The same cannot be said for Ms. Skinner, who boldly claims for herself the role immortally played by Harlow, that of Kitty Packard, the tarty wife of a newly rich vulgarian from Montana. Nasal-voiced and extravagantly voluptuous, Ms. Skinner's Kitty also exudes the cold-eyed determination of a survivor who may be short on etiquette but understands power. She and her husband, enjoyably played as a cowboy Napoleon by Kevin Conway, indeed seem destined to inherit the earth.

Other performers who manage to strike a fine balance between period flavor and emotional immediacy include Joanne Camp, wrapped protectively in gentle archness as the doctor's ever patient wife, and Joe Grifasi, as Renault's crude but well-meaning agent.

But it's Ms. Ebersole's Millicent Jordan, the pampered, put-upon hostess who can't see further than her next dinner party, who gives the play its most vital human spark. As she showed in her Tony-winning performance in ''42nd Street,'' Ms. Ebersole has an instinctive feeling for Deco-age style and can render it without the distortions of camp.

More than anyone else in ''Dinner at Eight,'' she creates a character who seems compellingly shaped by her time, place and economic status. Whether efficiently rattling off invitations on the phone or exploding in a sublime moment of exasperation as her guest list falls apart, Ms. Ebersole fully summons the sense of a woman who lives completely and blindly by an iron-cast, circumscribed social code. She has the unconditional courage of her shallowness.

As fine as Ms. Ebersole is, she isn't the real star of ''Dinner at Eight.'' That distinction belongs to Mr. Beatty's sets: all delicious studies in conspicuous consumption, with enough ormolu, crystal, brocades and rich wood panels to inspire a revolution. Even a doctor's office becomes a treat for the eye when a door opens to reveal a flash of whimsically patterned wallpaper in the corridor.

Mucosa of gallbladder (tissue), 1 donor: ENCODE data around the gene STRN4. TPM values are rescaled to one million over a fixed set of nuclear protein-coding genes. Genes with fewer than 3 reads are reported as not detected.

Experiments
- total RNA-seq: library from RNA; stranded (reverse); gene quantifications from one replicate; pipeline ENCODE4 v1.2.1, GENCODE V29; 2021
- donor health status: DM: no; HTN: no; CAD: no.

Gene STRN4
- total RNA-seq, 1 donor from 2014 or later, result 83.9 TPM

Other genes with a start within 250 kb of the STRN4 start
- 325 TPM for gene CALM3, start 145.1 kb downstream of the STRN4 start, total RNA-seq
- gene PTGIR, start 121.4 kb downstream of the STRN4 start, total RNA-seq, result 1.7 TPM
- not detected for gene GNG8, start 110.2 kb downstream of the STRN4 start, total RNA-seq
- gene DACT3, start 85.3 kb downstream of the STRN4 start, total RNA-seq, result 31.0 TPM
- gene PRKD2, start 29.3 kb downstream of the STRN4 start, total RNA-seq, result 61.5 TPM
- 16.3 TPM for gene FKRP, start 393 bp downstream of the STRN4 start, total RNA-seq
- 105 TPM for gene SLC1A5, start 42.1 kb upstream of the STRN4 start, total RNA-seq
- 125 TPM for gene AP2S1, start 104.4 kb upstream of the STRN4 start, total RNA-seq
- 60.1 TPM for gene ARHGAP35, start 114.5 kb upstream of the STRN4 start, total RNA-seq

There is also the cool dazzle of the elegantly appointed dinner table, a rhapsody in white and silver, an island of light on a dark stage when the audience enters the theater. It's an eloquent symbol for the tension between anxiety and luxury that makes ''Dinner at Eight'' something more than a vintage curiosity.

New York Times

USA Today: "Dinner at Eight has its dark side"

Don't be fooled by the smiling faces, smart clothes and jovial repartee now on display at Lincoln Center's Vivian Beaumont Theater.

In the revival of Dinner at Eight that opened last week at this Broadway venue, appearances are almost always deceiving. Look past the breezy, elegant veneer of this Depression-era satire by George S. Kaufman and Edna Ferber and you'll find a web of deceit, denial and bad luck.